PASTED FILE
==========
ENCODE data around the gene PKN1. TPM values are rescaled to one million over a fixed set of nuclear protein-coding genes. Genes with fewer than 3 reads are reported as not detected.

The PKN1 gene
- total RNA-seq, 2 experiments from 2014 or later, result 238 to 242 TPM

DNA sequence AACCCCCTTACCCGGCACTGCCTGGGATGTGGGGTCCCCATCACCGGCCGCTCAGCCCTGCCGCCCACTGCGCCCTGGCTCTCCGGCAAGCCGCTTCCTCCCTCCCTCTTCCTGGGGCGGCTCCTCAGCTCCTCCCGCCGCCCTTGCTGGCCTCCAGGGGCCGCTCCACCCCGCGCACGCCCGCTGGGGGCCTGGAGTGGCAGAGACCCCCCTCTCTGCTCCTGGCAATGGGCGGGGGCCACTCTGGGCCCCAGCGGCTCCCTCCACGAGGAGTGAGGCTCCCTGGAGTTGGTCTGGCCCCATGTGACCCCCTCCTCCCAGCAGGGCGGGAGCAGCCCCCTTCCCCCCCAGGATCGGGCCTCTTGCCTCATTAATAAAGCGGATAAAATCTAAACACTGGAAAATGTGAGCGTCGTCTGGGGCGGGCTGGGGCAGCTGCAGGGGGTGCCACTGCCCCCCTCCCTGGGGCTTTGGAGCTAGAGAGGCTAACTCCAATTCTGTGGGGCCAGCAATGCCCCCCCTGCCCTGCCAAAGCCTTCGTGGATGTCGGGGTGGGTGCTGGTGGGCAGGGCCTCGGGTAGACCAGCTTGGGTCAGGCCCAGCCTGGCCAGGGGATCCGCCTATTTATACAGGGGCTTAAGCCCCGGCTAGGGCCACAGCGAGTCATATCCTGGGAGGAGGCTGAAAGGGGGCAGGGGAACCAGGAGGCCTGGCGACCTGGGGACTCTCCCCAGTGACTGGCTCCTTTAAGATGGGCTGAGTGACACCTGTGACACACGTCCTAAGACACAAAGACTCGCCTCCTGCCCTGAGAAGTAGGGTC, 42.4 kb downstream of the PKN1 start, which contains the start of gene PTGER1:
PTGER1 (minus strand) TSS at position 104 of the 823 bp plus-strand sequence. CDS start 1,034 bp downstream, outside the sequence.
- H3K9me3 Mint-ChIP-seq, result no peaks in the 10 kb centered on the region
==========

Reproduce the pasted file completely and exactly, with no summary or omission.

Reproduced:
ENCODE data around the gene PKN1. TPM values are rescaled to one million over a fixed set of nuclear protein-coding genes. Genes with fewer than 3 reads are reported as not detected.

The PKN1 gene
- total RNA-seq, 2 experiments from 2014 or later, result 238 to 242 TPM

DNA sequence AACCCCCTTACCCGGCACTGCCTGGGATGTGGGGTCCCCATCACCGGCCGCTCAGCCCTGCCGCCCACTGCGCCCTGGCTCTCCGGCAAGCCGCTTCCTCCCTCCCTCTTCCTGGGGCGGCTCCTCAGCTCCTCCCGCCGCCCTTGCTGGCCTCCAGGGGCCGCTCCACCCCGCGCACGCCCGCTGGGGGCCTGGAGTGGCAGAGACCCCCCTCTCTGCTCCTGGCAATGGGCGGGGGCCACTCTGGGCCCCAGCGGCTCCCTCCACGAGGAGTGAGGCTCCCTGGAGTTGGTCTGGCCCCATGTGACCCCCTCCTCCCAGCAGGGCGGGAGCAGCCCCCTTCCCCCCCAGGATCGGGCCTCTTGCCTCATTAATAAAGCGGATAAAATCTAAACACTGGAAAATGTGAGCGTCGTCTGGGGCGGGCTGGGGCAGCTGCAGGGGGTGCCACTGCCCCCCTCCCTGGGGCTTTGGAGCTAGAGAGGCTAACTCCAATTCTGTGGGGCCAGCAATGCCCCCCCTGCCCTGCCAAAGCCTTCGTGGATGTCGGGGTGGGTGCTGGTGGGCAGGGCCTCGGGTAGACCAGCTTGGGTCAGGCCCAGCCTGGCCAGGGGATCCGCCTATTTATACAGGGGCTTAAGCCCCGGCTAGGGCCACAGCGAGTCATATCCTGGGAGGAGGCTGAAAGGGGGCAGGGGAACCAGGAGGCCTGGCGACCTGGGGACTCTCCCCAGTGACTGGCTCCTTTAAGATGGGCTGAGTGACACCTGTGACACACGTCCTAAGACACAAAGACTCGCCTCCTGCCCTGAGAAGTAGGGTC, 42.4 kb downstream of the PKN1 start, which contains the start of gene PTGER1:
PTGER1 (minus strand) TSS at position 104 of the 823 bp plus-strand sequence. CDS start 1,034 bp downstream, outside the sequence.
- H3K9me3 Mint-ChIP-seq, result no peaks in the 10 kb centered on the region